The writing of North Korean history is a difficult, exciting, contested, and increasingly social endeavour. Research networks and sharing of sources of ideas are more important than ever. Charles Armstrong’s publications of the early 2000s pointed in the direction of archivally-sourced and culturally-based treatments of early North Korean history, both during the period of state formation and during the Korean War (1945-1953). Much work, however, remains to be done.
My own research on this period has followed a few strands: I have documented student revolt in the city of Sinuiju in November 1945 (with Charles Kraus), published papers on the role of music and songs in state-building, written about the prevalence of international news and cartoons in North Korean publications prior to 1950 (with Charles Kraus), delved into the interaction of Chinese Koreans (Chosunjok/朝鲜族) with the North Korean revolution, and, yet again with Charles Kraus, brought forward a number of articles on North Korean interactions with the Chinese Communist Party in this period. A full list of peer-reviewed articles I’ve published in these areas is available here.
In the future, I anticipate doing more work on the North Korean relationship with China in the 1940s and 50s, and documenting the North Korean classical music scene in the same decades in greater evidentiary and theoretical detail than has been done before. I’ll continue to work with the geographer Robert Winstanley-Chesters (University of Cambridge) on a project involving mining and minerals in the early DPRK. A couple of grant proposals for yet more work in Yanji are under consideration with my colleagues from Sino-NK Christopher Green and Steven Denney, and receive research support from the Beyond the Korean War Project at the University of Cambridge.
In short, collaborative endeavours are and will remain a key element in unpacking the various historical realities of North Korea, and all around the DPRK, in the period of the 1940s and 1950s.
It is therefore very propitious timing that Owen Miller, a historian and Koreanist at the School of Oriental and African Studies, has organized what promises to be a very useful and interesting workshop this coming September, at which I’ll be presenting:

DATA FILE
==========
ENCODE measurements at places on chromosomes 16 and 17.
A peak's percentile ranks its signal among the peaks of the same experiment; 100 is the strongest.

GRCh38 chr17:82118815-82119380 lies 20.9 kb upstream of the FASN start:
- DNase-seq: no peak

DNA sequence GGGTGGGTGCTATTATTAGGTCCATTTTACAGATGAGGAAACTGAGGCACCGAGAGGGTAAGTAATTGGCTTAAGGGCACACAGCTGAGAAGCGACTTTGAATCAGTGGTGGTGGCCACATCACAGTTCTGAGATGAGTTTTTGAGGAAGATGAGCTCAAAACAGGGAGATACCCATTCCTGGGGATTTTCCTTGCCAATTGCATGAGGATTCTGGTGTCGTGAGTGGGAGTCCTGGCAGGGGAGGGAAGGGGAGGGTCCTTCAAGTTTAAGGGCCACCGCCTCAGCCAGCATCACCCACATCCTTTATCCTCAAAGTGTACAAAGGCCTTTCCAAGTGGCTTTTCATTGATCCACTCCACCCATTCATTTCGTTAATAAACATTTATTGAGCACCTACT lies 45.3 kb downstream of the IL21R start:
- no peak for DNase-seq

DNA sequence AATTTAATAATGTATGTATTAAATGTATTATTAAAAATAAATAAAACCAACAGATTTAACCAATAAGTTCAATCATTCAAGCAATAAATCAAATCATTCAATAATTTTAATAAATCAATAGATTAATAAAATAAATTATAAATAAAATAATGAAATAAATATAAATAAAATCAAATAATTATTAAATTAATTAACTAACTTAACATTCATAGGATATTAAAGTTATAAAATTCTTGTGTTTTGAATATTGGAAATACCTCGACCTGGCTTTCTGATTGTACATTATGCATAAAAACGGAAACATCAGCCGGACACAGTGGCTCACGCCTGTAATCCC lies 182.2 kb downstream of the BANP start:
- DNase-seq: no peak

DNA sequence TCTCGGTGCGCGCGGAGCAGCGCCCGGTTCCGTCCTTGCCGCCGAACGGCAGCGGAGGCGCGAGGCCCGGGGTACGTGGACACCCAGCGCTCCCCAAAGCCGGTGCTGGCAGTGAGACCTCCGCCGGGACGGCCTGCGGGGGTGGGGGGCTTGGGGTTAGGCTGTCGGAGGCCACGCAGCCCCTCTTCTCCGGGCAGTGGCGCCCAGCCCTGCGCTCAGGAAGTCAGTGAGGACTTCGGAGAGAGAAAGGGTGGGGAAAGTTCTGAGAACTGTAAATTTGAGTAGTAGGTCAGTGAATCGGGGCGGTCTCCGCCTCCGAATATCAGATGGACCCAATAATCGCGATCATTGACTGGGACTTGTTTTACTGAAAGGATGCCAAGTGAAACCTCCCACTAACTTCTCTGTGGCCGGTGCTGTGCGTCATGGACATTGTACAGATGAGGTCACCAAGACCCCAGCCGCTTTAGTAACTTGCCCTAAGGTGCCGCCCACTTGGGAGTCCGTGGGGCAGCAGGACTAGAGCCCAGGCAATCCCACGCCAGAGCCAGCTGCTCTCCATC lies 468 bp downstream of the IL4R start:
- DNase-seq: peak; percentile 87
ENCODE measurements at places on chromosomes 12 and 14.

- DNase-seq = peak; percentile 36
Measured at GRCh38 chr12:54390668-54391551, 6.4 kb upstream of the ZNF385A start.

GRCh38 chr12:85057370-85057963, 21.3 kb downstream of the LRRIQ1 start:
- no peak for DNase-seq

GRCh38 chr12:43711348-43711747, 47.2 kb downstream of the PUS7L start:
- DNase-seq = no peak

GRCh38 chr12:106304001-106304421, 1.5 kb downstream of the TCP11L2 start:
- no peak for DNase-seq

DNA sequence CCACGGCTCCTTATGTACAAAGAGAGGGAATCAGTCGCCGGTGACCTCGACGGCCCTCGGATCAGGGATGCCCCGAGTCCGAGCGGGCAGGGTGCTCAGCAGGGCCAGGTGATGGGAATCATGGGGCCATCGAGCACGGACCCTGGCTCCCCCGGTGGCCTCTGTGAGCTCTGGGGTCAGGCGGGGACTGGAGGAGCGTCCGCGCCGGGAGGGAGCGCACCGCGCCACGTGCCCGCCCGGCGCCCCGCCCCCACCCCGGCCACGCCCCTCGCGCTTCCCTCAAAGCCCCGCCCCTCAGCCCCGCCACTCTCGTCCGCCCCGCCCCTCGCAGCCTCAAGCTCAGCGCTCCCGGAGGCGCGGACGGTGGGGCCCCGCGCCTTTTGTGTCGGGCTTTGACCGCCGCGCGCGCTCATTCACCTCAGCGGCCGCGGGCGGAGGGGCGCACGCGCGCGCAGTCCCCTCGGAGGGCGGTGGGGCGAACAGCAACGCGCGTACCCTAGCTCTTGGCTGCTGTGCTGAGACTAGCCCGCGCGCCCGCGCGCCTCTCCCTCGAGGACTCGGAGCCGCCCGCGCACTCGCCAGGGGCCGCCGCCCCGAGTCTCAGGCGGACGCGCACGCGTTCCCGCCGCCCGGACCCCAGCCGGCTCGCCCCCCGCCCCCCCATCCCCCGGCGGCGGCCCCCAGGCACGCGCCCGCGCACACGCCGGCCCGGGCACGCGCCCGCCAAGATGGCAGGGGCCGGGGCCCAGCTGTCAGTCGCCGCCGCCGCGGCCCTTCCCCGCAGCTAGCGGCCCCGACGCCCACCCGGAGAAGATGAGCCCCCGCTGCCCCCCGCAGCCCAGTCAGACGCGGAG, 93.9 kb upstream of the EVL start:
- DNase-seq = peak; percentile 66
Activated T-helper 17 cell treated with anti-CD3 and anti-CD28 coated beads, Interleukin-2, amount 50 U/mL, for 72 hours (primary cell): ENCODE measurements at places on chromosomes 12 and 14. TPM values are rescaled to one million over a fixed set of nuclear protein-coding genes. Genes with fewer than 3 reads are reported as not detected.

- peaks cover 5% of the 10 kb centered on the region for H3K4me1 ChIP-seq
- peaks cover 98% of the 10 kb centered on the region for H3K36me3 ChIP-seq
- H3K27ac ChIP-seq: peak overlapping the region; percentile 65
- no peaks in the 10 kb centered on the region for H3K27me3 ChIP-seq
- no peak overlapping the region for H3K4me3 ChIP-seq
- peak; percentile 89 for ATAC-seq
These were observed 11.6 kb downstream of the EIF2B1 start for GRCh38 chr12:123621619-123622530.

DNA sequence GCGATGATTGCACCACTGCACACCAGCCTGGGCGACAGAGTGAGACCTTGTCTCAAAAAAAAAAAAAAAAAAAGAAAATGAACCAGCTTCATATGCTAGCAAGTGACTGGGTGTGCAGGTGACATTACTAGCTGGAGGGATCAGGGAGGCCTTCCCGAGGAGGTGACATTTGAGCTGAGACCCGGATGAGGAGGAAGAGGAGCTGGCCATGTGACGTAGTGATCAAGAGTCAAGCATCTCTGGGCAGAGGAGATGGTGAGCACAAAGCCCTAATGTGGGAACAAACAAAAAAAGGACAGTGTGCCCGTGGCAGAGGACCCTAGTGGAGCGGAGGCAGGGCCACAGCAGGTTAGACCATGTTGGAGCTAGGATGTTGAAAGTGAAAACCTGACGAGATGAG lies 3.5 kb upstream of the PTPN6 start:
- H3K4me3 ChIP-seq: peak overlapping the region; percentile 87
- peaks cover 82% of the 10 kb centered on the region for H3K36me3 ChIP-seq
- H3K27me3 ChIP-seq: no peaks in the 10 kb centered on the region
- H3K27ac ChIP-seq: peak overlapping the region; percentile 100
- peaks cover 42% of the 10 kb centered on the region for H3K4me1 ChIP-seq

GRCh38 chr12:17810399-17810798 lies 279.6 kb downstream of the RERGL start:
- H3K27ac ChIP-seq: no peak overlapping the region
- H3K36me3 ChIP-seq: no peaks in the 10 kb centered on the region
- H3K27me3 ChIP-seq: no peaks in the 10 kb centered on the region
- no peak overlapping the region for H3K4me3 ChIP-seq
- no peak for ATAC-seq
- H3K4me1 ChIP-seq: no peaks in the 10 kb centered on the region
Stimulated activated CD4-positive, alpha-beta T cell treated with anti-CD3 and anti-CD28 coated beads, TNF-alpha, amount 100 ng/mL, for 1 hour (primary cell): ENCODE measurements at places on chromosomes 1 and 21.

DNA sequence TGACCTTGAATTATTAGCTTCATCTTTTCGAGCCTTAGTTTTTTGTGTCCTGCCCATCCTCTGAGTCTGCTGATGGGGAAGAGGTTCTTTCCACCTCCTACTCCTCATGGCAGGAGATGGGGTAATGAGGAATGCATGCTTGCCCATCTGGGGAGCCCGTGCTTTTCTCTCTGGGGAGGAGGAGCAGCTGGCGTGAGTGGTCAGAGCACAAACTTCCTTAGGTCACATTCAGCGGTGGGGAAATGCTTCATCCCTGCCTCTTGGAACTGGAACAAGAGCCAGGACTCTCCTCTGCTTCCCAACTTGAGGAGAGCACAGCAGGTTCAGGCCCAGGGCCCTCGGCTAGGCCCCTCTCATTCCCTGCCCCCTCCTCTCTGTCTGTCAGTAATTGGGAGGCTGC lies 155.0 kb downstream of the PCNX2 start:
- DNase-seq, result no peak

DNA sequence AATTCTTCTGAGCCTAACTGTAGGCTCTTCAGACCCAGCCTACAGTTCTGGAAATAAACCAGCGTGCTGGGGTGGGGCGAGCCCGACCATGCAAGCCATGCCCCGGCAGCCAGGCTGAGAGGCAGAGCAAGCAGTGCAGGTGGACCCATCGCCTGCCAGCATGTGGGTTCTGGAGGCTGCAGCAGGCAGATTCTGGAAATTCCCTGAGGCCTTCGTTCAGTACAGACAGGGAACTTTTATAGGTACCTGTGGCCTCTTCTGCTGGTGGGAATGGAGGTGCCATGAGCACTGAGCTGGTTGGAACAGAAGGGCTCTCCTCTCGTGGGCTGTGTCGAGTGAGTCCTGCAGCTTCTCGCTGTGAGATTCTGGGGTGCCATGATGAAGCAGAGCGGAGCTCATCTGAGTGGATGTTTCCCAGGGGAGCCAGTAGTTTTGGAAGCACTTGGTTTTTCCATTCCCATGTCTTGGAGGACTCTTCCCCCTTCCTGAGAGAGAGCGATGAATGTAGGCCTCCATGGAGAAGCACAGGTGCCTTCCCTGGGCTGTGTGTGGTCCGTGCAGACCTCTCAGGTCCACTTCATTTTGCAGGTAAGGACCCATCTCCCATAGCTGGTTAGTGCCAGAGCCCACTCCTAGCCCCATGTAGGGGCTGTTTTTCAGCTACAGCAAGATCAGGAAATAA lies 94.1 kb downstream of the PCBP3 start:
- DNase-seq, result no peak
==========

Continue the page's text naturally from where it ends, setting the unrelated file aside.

Despite the ever-growing popular fascination with North Korea, general understanding of the country and its history is advancing much more slowly. At times it seems like a country without a history. A country where the society, from top to bottom, is inscrutable to historical knowledge. The outline of North Korea’s political history is fairly well known and numerous books chart the rise of Kim Il Sung and the establishment of North Korea’s monolithic political-ideological system. But beyond this our understanding of the country’s history is obscured both by the DPRK state with its near total control of information about North Korea and substantial capacity for historical mythmaking, and by the preconceptions and narrow concerns of media and academia in the English-speaking world. This is reflected most sharply in a dearth of English-language works on the social history of North Korea.
Fortunately this situation has begun to change in recent years with the publication of books by Charles Armstrong and Suzy Kim, focusing mainly on the earliest period of North Korean history (1945-1950) and with new Korean-language work such as that of Han Songhun, focusing on the Korean War and the 1950s. This workshop will seek to bring together a number of scholars from around the world working on new social histories of North Korea as a way of further developing this new field of research.
• Suzy Kim, Rutgers University
• Andre Schmid, University of Toronto
• Carl A. Young, University of Western Ontario
• Adam Cathcart, University of Leeds
• Owen Miller, SOAS, University of London
• Koen de Ceuster, University of Leiden
• Vladimir Tikhonov, University of Oslo
More news to come as the workshop nears. In the meantime, I’ll continue working through the files I gathered up at the US National Archives this spring, along the lines of this survey of Workers’ Party publishing output in 1958, and sharing what fragments I can.
Collaboration is all-too-often read as a dirty word in Korean history, loaded with colonial baggage, but it appears that historians are continuing to realize that collaboration (i.e. cooperation) is precisely what is needed in the writing of the new history. We need one another’s perspectives, one another’s writings, and even access to one another’s sources to create the most holistic look at a society (as well as a state) that remains poorly understood.